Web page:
09 May 2013

Alaska Digest, 5/9/13: Nautical Edition

Mystery of the Sea Dept:  You might think someone around Haines would remember the sinking of a 180-foot-long, 30-foot-wide steel-hulled vessel of some kind near the main dock on Lutak Inlet just north of the Southeast Alaska town. But so far, the ship 200 feet offshore is a mystery to Haines Borough officials, reports the Chilkat Valley News.
[Hydrographer Ben] Hocker said the sonar technology revealed the majority of the vessel’s exposed surface is smooth and flat, leading him to believe the boat is overturned. If it were right-side up, the imaging would likely show some sort of superstructure or hold, he said.

The smooth surface also suggests the hull is made of steel, as wooden hulls tend to deteriorate and appear potholed and uneven on imaging software.

Because the imaging doesn’t reveal any material spilled out alongside the vessel, Hocker said the ship likely sank empty or full of cargo that floated away. “I wouldn’t be sitting back here if it was full of gold, let’s just put it that way,” he said.

Hocker couldn’t estimate how long the boat has been on the seafloor but said its partial burial in the sediment indicates it didn’t likely sink in the last several years.

Troubled Waters Ahead Dept:  When a charter boat is fired back up in the spring, you never know what is or isn't going to work ... until you try.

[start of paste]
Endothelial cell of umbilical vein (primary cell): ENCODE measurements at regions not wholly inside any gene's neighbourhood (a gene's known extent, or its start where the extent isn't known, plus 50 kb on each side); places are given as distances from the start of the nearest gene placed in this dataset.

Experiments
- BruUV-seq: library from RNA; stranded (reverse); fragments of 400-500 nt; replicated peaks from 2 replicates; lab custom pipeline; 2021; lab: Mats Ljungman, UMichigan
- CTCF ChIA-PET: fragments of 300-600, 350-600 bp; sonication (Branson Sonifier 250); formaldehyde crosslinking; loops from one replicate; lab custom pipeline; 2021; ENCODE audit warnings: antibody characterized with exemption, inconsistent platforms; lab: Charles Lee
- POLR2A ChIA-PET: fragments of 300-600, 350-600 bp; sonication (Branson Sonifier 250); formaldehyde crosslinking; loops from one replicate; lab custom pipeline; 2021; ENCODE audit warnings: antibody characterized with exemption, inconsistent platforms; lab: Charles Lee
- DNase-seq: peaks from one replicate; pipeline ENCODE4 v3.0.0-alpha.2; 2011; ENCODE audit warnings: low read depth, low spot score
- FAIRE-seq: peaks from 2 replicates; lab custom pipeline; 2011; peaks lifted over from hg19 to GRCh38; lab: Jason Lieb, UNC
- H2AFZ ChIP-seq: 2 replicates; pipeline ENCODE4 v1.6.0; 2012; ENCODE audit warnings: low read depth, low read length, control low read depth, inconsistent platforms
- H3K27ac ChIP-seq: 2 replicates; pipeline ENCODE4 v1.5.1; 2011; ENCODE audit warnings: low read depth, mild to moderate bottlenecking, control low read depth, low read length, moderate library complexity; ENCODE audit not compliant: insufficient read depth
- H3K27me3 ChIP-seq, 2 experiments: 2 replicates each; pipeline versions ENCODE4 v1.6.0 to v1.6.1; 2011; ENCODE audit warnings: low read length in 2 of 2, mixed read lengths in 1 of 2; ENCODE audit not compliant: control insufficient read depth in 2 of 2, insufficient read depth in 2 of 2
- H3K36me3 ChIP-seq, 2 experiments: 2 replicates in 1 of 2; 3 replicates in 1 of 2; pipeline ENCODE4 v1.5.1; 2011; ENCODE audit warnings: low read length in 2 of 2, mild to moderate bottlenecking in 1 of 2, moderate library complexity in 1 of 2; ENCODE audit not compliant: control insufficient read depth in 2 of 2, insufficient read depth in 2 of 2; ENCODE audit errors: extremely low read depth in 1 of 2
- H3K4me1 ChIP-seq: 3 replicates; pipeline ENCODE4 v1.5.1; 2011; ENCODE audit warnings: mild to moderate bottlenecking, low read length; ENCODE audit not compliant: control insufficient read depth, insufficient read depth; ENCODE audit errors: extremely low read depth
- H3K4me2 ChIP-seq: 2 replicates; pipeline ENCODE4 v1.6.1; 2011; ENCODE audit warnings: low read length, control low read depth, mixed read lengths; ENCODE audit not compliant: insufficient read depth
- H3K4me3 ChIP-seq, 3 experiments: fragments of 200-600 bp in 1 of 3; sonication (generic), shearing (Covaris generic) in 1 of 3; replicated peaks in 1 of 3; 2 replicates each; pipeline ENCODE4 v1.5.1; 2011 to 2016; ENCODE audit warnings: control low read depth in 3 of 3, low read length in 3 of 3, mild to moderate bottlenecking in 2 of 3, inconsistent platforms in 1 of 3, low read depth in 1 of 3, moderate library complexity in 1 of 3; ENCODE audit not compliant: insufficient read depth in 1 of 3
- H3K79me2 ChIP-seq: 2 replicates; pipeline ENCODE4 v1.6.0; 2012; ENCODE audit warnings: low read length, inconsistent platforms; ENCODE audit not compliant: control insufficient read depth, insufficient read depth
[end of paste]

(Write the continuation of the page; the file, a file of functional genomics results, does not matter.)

I had to use the restroom, and I’d better do it before we left the harbor or else endure the stigma of being one of those people who actually uses a marine toilet.

The toilet on Captain’s boat was merely ornamental. That the boat contained an enclosed restroom was an advertised feature. A girlfriend recommended the boat, not for the potential success of the charter or the demeanor of the captain, but for the enclosed toilet. Should anyone aboard the boat make use of the feature, they must do it with skill and diplomacy. The captain had many times instructed guests on the proper use of the head. I’d taken a few notes over the years: “No butts in head” is not a personality prerequisite for marine toilet use.

Don't Hurt the Ones You Love Dept:  Vessels operating inside Glacier Bay National Park and Preserve in Southeast Alaska are being required to slow down in order to protect humpback whales from injury.

Park officials say in the last week 17 different humpback whales have been observed feeding in the area. Humpback whales come to Glacier Bay in the summer to feed on fish. They winter in the Hawaiian Islands.


PioneerPreppy said...

Nice to know boats have the same Spring fixup problems my small gas engines do :)

Rev. Paul said...

Alaskan winters are hard on boats, especially those left in the harbor. The only exceptions are those on which the owner lives year-round.

joated said...

The wreck is a big boat to have just disappeared from all records written or oral.

The story about the use of the head was worth reading if just to confirm my personal observations and beliefs.

Geez! Even the whales go to Hawaii for the winter!

Rev. Paul said...

joated, agreed.

Re: the head on a small ship, that's been my experience too. It was tricky enough during foul weather on a destroyer that was 360 ft long!

And yes about Hawaii: it's an Alaskan thing. :)